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Best of both worlds: Why RPA and low-code are the perfect match

Some things are meant to be together: peanut butter and jelly, macaroni and cheese, Bonnie and Clyde, Mario and Luigi. I’m sure you thought of many others, but I doubt low-code technology and robotic process automation (RPA) crossed your mind. Their names don’t necessarily roll off the tongue, but when it comes to augmenting your digitization efforts, this tech team can’t be ignored. However, the tale of these star-crossed lovers hasn’t always been sweet. Before finding low-code, RPA felt incomplete.


RPA: The bachelor days

In 2000, the term RPA was coined1, but its technological roots of screen scraping and workflow automation date back to the 1990s. When RPA emerged in the automation space, there was lots of hype around it. A 2013 report predicted that RPA would be one of 12 disruptive technologies that could have an economic impact of $33 trillion per year by 2025.2

At the time, many businesses were just starting to seriously discuss automation and found that leveraging RPA could be the answer to improving efficiency and saving resources. Instead of making incremental updates to larger enterprise systems, businesses could use RPA to automate transactional processes.3 

RPA Process Checklist

How to identify which processes should use RPA


Business leaders have since understood the value of task automation, and the adoption of RPA has continued to skyrocket. A recent study polled 270 business leaders and found that 66% of their companies would be increasing their spend on RPA by at least 5% in the next 12 months.4 The hype was true. But underneath the glitz and glamor and analyst praise, RPA secretly struggled on its own.


RPA roadblocks: Something was missing

As with most technologies, RPA isn’t the silver bullet for automation at scale. Though it had early adopters and is continuing to gain popularity as a digital transformation tool, companies have quickly realized some drawbacks when RPA is implemented on its own.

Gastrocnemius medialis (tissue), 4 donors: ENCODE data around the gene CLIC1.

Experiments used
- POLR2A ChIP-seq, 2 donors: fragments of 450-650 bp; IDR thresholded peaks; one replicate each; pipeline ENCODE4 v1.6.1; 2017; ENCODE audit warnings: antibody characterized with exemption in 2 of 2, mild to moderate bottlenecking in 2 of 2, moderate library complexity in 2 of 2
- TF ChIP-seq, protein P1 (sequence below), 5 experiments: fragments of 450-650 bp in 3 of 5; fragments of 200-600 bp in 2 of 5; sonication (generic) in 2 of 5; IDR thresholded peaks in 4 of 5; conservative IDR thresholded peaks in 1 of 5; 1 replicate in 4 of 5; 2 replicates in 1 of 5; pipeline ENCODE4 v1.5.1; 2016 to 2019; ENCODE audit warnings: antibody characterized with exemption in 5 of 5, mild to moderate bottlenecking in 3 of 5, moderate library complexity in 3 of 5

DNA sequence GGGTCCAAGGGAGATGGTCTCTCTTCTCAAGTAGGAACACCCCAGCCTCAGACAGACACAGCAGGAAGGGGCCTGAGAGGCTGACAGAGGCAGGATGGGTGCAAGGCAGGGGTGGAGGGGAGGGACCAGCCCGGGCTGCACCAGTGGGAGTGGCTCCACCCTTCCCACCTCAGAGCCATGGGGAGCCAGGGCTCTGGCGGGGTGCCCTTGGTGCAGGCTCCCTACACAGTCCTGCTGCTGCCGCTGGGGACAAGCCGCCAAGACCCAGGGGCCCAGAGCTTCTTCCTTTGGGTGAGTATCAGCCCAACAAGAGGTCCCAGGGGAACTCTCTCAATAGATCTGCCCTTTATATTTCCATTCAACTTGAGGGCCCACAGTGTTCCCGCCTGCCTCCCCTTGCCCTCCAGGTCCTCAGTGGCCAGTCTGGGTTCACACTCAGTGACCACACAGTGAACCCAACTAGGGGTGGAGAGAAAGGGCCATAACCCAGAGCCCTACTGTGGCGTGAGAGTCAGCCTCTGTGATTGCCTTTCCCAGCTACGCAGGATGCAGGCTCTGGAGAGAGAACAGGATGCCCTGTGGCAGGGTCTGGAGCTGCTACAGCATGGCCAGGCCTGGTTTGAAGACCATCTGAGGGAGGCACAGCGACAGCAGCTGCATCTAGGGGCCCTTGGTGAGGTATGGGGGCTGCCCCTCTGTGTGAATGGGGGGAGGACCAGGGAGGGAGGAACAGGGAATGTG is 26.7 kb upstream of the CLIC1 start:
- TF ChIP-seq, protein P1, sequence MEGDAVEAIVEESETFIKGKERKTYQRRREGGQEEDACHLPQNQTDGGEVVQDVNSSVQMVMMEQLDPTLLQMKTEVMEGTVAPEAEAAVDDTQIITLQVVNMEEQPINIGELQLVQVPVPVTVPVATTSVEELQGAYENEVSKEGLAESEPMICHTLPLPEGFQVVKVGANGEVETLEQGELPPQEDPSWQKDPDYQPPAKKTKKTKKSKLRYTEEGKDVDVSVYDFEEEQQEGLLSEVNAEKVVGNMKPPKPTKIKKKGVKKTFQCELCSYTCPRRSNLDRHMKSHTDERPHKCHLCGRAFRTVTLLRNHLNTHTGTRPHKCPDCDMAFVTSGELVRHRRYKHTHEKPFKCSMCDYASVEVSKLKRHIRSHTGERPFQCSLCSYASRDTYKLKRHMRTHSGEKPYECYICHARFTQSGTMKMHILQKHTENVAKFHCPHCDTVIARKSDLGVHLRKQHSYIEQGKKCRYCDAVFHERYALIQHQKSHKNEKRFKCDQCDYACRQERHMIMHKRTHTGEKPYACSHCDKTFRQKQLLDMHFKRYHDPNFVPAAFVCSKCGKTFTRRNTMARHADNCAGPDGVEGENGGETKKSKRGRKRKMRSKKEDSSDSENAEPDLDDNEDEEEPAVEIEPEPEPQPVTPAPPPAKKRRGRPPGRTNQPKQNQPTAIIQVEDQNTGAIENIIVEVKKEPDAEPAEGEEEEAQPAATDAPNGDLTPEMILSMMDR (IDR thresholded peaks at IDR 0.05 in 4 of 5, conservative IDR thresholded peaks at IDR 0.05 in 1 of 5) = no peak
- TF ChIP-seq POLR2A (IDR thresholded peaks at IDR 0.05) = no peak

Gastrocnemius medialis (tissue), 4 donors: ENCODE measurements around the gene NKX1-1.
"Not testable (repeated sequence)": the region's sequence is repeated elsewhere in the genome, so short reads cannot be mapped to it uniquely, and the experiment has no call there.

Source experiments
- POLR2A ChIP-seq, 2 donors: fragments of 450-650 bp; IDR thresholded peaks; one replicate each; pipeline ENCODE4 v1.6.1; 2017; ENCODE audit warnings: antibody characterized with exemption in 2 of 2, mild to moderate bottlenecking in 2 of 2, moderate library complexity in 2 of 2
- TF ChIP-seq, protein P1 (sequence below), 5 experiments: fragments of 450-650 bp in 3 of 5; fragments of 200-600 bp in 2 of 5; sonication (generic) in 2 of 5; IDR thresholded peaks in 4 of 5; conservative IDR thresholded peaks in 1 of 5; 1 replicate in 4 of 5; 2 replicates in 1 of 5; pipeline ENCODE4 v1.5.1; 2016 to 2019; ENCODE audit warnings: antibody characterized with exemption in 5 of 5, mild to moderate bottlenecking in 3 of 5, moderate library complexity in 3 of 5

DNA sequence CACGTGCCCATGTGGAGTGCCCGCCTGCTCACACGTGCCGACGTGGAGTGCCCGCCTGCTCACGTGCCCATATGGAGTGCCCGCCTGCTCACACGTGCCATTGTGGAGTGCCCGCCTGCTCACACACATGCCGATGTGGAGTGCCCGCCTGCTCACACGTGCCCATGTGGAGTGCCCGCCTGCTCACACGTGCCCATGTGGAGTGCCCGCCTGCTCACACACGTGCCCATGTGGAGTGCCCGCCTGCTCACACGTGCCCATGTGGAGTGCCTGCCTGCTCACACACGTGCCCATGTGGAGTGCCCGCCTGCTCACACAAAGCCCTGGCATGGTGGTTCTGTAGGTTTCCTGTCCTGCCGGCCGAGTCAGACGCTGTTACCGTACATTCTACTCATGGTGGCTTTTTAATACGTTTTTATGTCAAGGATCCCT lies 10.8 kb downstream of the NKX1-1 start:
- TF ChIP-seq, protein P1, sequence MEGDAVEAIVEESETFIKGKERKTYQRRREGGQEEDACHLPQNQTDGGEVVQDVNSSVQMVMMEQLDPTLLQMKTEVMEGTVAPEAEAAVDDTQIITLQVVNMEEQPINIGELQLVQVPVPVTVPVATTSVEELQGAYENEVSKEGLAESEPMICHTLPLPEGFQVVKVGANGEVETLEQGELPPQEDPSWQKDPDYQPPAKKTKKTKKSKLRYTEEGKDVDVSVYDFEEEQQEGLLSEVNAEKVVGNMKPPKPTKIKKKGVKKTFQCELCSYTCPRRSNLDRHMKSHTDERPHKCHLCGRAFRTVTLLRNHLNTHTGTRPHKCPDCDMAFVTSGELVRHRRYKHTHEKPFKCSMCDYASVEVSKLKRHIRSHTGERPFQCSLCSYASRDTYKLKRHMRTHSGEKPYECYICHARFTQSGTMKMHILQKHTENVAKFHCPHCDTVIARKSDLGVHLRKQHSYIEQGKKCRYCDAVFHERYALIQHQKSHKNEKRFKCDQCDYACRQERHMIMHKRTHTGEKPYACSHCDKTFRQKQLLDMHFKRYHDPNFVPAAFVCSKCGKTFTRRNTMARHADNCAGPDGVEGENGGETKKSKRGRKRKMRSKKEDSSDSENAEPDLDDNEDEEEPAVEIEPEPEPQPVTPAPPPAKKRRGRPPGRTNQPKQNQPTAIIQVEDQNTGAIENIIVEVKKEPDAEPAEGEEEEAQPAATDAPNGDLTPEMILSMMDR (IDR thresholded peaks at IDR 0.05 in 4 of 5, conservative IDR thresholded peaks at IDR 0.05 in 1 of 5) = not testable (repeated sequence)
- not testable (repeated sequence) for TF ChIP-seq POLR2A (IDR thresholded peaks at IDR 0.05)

One shortcoming is that bots aren’t as smart as humans. And, while they can learn repetitive tasks, they rely on very specific guardrails to do their job. They can’t adapt to changing requirements or processes very easily, so organizations that implement RPA have to ensure that whatever systems RPA feeds into is providing clean, structured data.


To scale RPA, organizations need:

🔸Proper integrations

🔸Defined processes

🔸Structured data


The problem is, many organizations that have implemented RPA are still tying it to legacy systems. This causes friction, like figuring out how to integrate RPA with the older technology, and requires a skilled developer to troubleshoot—defeating the goal of automation.

Another challenge is that many large organizations still rely on manual and paper-based processes, which are error-prone and don't provide the clean, structured data that RPA needs. Despite these drawbacks, there’s no need for organizations to “rip and replace” their RPA investment; when paired with the right low-code solution, RPA becomes its best self.